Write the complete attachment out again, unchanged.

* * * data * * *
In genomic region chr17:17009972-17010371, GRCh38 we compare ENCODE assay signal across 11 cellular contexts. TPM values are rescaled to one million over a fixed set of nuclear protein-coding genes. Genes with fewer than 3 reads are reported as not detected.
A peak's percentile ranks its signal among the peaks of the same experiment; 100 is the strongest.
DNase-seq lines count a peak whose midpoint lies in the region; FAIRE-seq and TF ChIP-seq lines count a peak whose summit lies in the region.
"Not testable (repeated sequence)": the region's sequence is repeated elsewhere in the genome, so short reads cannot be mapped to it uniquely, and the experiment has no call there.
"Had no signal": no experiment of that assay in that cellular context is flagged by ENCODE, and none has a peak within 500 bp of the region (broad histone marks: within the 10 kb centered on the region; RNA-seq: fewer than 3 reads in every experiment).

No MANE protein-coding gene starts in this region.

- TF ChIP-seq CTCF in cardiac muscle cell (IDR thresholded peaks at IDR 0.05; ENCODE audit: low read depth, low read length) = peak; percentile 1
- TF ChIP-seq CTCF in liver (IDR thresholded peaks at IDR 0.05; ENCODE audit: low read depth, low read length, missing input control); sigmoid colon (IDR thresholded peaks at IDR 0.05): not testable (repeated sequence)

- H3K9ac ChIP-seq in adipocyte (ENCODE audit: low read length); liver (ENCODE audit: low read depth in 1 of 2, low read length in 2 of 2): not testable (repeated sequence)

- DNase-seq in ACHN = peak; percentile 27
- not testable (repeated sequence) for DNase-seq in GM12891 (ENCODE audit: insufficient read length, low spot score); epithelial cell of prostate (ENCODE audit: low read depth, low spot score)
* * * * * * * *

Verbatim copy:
In genomic region chr17:17009972-17010371, GRCh38 we compare ENCODE assay signal across 11 cellular contexts. TPM values are rescaled to one million over a fixed set of nuclear protein-coding genes. Genes with fewer than 3 reads are reported as not detected.
A peak's percentile ranks its signal among the peaks of the same experiment; 100 is the strongest.
DNase-seq lines count a peak whose midpoint lies in the region; FAIRE-seq and TF ChIP-seq lines count a peak whose summit lies in the region.
"Not testable (repeated sequence)": the region's sequence is repeated elsewhere in the genome, so short reads cannot be mapped to it uniquely, and the experiment has no call there.
"Had no signal": no experiment of that assay in that cellular context is flagged by ENCODE, and none has a peak within 500 bp of the region (broad histone marks: within the 10 kb centered on the region; RNA-seq: fewer than 3 reads in every experiment).

No MANE protein-coding gene starts in this region.

- TF ChIP-seq CTCF in cardiac muscle cell (IDR thresholded peaks at IDR 0.05; ENCODE audit: low read depth, low read length) = peak; percentile 1
- TF ChIP-seq CTCF in liver (IDR thresholded peaks at IDR 0.05; ENCODE audit: low read depth, low read length, missing input control); sigmoid colon (IDR thresholded peaks at IDR 0.05): not testable (repeated sequence)

- H3K9ac ChIP-seq in adipocyte (ENCODE audit: low read length); liver (ENCODE audit: low read depth in 1 of 2, low read length in 2 of 2): not testable (repeated sequence)

- DNase-seq in ACHN = peak; percentile 27
- not testable (repeated sequence) for DNase-seq in GM12891 (ENCODE audit: insufficient read length, low spot score); epithelial cell of prostate (ENCODE audit: low read depth, low spot score)